Purchases Of US Real Estate By Foreigners Hit All-Time High In 2016

In a testament to Chinese oligarchs, criminals, money launderers and pretty much anyone who is desperate to park their cash as far away from the mainland as possible, purchases of US real estate by foreign buyers surged to an all-time high in 2016, according to data from the National Association of Realtors via CNBC.

Foreign purchases of US residential real estate surged to the highest level ever in terms of number of homes sold and dollar volume last year, with Chinese buyers leading the pack, followed by buyers from Canada, the United Kingdom, Mexico and India. Meanwhile, Russian buyers made up barely 1 percent of the purchases.

Foreign buyers closed on $153 billion worth of US residential properties between April 2016 and March 2017, a 49 percent jump from the period a year earlier, according to the NAR. That surpasses the previous high, set in 2015. Foreign sales accounted for 10 percent of all existing home sales by dollar volume and 5 percent by number of properties. In total, foreign buyers purchased 284,455 homes, up 32 percent from the previous year.

According to CNBC, the increase in home sales comes as a surprise, given the dollar’s relatively expensive valuation versus both developed and emerging-market currencies. Half of all foreign sales were in just three states: Florida, California and Texas.

Aging Canadians buying property in Florida and other warmer climates were responsible for the largest increase of buying activity from any one country.

“But the biggest overall surge in sales in the last year came from Canadian buyers, who scooped up $19 billion worth of properties, mostly in Florida. They are also spending more, with the average price of a Canadian-bought home nearly doubling to $561,000.


‘There are more [baby] boomers now than ever before. It's the demographic,’ said Elli Davis, a real estate agent in Toronto who said she is seeing more older buyers downsize their primary home and purchase a second or third home in Florida. ‘The real estate here is worth so much more money. They all have more money. They're selling the big city houses that are now $2 million-plus, where they went up so much in the last 10 to 15 years, so they're cashing in.’”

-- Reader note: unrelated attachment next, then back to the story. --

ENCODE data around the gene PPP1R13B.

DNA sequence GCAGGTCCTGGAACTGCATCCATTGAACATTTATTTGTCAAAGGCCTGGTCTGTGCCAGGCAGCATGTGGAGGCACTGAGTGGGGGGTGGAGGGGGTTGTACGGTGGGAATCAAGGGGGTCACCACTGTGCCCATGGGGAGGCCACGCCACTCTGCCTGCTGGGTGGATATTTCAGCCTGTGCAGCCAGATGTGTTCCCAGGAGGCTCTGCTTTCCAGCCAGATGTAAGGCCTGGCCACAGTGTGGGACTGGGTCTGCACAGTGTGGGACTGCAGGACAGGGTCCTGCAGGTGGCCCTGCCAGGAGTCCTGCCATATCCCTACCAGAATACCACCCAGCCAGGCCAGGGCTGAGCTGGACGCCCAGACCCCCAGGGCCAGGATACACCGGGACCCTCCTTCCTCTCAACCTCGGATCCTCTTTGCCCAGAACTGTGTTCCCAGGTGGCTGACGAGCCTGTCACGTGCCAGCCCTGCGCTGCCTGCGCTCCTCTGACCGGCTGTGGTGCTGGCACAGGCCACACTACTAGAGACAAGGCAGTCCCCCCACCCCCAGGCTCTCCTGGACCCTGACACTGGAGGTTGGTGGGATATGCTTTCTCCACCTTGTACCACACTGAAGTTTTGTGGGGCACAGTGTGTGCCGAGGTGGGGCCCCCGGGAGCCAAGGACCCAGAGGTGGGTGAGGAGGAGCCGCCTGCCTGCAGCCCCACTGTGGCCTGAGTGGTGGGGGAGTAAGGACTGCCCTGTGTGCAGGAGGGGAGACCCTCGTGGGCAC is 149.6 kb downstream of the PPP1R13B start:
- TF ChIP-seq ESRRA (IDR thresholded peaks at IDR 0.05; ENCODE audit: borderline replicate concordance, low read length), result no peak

Mexican buyers nearly doubled their purchases by dollar volume from a year earlier, coming in third behind China and Canada. Though Adam DeSanctis, economic issues media manager at the National Association of Realtors, said "you could easily make the point that perhaps their uptick was wanting to buy now before new immigration policy was in place.”

In general, though, Mexicans have been buying less expensive homes.

The average purchase price of buyers from Mexico came in at about $327,000, compared with the $782,000 average among Chinese buyers and $522,000 for Indian buyers. Mexicans overwhelmingly favored homes in Texas, while Chinese buyers opted more for California and, increasingly, Texas.


‘The environment is much more Asian-friendly than it used to be with churches, grocery stores and schools that cater to their tastes,’ said Laura Barnett, a Dallas-Fort Worth area Re/Max agent. ‘I have been told they target good schools and newer homes. Yards are not a high priority, but rather community parks.’”

In a sign that home valuations in America’s most populous state might be nearing a peak, some Chinese are being priced out of California, forcing them to buy property in...Texas.

“It's also possible that Chinese buyers are being priced out of California. The average price of a home purchased by a buyer from China fell from about $937,000 to $782,000, even as the number of properties purchased jumped to nearly 41,000 from 29,000. The drop in purchasing power likely stems from tightened regulations in China with regards to capital outflow.”

As we’ve reported, Chinese authorities trying to stem the capital flooding out of their country adopted new currency controls specifically aimed at stopping Chinese nationals from illegally repurposing money to buy real estate. Those took effect early this year. Because of the new restrictions, CNBC says Chinese demand is beginning to wane – which could be catastrophic for home prices. Luxury markets in cities like New York City are already struggling with high vacancy rates. The recovery in home prices since the crisis has been uneven, but expensive coastal markets like New York and San Francisco experienced massive home-price inflation as younger Americans flocked to urban areas. However, if foreign demand weakens, these markets could be poised for a crash as fewer residents can afford to own their homes.

And of course, there’s the Trump factor…

"Stricter foreign government regulations and the current uncertainty on policy surrounding U.S. immigration and international trade policy could very well lead to a slowdown in foreign investment," said Lawrence Yun, chief economist for the NAR.

But if Chinese oligarchs are now out of the US real-estate game, who’s going to pay $150 million for this 14-acre parcel of beachfront property in the Hamptons?


coast1 bamawatson Thu, 07/20/2017 - 02:23 Permalink